Other reforms of the local/regional revenue structure will earn the spotlight during interim study committees: SB565 includes a study of ‘regional investment hubs’ allowing localities and regional development authorities to build ‘own source’ revenue capacity to pursue ongoing capital needs and transformative economic development projects. The distribution of local revenues based on residence and employment and potential state-county revenue sharing are also headed for the summer study agenda. 

The Indy Chamber will also be engaged in next steps with the Indianapolis MPO and Regional Development Authority (RDA) as they explore a new governance structure.


GOAL: Accelerate community reinvestment and accessible employment opportunities in and around brownfield sites, driving economic development and maximizing property values by: 

  • Restoring funding to Indiana Finance Authority’s Brownfield Grant Program, adding IFA staff capacity to administer the program, reduce wait times and extend technical assistance efforts;
  • Expanding grant and loan resources for “Phase I” and “Phase II” environmental site assessments for former brownfields;
  • Creating tax incentives based on employment on former brownfield sites
  • Expanding flexibility of a redevelopment commission to sell or transfer a title to real property which is undeveloped, underdeveloped, or considered blighted due to the real or perceived threat of environmental contamination for private development

OUTCOME: The budget (HB1001) increased funding by $1 million per year for the Excess Liability Fund, a fund used to fund brownfield remediation program under the Indiana Finance Authority (IFA) and leverage federal funding.  This increased funding marks a modest step in a positive direction. SB563 created a redevelopment tax credit to give state and local economic development officials another tool for attracting investment to chronically-vacant properties, including blighted brownfield sites (which earned some scoring preference for identifying qualified redevelopment sites).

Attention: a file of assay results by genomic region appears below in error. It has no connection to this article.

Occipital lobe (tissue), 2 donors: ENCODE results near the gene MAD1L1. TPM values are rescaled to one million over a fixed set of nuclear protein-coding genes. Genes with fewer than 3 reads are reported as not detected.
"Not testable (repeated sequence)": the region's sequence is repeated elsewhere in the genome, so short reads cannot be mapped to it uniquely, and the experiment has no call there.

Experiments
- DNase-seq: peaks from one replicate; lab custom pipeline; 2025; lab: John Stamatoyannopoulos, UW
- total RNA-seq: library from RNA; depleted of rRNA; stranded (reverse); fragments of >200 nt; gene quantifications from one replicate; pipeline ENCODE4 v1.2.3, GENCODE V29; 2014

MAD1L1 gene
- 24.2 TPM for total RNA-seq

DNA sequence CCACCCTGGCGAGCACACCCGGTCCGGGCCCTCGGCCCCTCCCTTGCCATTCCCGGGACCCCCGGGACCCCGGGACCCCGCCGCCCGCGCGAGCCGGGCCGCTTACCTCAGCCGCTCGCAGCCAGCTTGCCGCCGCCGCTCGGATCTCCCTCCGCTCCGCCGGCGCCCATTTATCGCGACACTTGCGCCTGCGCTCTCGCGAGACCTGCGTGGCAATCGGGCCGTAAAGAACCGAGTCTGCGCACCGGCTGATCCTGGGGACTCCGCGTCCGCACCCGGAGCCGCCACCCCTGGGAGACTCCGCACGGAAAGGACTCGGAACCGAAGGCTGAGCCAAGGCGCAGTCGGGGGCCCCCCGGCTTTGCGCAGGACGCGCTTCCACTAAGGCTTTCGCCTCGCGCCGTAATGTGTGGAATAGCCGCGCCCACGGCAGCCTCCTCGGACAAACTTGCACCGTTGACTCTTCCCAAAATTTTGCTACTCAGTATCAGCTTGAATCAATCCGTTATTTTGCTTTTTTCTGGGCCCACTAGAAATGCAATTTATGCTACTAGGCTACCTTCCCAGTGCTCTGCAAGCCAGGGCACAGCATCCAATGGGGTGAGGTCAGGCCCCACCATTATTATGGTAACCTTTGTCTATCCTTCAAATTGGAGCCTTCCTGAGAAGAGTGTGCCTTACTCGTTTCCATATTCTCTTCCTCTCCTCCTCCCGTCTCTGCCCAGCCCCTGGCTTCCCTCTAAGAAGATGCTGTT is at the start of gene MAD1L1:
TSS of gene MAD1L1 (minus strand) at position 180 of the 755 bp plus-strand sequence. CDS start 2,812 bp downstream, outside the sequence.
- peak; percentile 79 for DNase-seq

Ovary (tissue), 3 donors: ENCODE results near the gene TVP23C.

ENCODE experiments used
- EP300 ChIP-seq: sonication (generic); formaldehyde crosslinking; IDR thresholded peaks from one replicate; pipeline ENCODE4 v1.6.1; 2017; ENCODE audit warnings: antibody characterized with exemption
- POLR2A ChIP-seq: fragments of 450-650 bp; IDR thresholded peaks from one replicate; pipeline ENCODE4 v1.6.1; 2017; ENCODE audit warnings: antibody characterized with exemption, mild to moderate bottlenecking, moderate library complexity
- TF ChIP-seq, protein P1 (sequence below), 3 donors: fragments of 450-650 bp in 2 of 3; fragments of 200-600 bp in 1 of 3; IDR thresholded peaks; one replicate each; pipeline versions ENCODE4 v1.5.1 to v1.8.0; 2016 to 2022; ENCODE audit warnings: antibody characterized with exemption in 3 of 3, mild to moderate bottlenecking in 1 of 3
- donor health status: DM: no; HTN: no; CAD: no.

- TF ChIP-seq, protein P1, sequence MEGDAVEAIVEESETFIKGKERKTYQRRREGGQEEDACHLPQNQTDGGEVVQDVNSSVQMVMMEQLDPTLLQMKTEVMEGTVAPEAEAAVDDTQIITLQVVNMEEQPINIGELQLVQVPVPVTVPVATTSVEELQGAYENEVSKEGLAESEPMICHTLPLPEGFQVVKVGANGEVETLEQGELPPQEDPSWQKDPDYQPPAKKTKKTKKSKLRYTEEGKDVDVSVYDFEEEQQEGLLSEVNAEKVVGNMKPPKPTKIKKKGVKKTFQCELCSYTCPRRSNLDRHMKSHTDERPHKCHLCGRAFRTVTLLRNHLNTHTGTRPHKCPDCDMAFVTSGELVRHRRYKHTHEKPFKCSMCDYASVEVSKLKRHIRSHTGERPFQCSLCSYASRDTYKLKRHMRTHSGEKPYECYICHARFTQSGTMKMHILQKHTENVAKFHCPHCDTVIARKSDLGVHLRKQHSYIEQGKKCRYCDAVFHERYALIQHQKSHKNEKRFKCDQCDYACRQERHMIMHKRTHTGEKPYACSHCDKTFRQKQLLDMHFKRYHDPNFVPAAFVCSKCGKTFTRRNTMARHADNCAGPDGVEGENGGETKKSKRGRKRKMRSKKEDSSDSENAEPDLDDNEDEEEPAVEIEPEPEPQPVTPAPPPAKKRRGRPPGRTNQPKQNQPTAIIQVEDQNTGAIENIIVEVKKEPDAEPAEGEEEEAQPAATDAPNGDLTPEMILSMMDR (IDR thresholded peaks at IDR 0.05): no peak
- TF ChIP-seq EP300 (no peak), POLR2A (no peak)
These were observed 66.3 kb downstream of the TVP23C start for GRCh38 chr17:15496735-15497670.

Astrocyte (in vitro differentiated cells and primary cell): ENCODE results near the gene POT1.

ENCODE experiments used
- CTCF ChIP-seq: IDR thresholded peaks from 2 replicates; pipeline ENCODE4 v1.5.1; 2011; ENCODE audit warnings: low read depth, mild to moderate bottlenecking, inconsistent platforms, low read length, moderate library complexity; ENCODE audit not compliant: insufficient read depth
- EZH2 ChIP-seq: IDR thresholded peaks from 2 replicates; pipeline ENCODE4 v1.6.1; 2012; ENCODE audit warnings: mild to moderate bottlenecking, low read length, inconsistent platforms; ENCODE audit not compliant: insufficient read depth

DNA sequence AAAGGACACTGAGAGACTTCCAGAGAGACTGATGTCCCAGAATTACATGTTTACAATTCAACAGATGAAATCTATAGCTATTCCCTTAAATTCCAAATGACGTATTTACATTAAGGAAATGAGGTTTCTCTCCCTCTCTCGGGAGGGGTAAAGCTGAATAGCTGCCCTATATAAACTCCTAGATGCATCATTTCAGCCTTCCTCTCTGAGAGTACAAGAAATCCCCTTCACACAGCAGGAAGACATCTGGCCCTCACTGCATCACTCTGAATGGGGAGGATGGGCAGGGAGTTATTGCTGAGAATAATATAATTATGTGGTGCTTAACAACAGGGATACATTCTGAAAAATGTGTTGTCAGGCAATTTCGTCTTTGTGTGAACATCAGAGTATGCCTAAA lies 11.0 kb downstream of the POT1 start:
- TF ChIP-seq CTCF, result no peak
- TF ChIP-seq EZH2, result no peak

Healthy Workforce:

GOAL: Support a comprehensive approach to increase the health, wellbeing and productivity of Indiana’s current and future workforce through supporting policies such as:

  • Increasing Indiana’s current cigarette tax by two dollars per pack:

    • Revenue resulting from the cigarette tax increase should be used to address Indiana’s public health challenges including physical, mental health and addiction

  • Raising the statewide legal age to purchase tobacco products from 18 to 21:

    • At a minimum, the state should remove restrictions on local governments from enacting ordinances to raise the age to 21

  • Repealing preferential treatment for smokers in the workplace (“Smokers’ Bill of Rights”)

OUTCOME: Despite overwhelming constituent support, there was no movement on cigarette taxes, as lawmakers deferred the opportunity to gain $350M in revenue (with a $2-per-pack increase) while building a healthier, more productive workforce, even as the Medicaid budget continues to outgrow projections as one indicator of Indiana’s lagging public health.

Additional Reading 

Richard M. Fairbanks Report  

Raise It For Health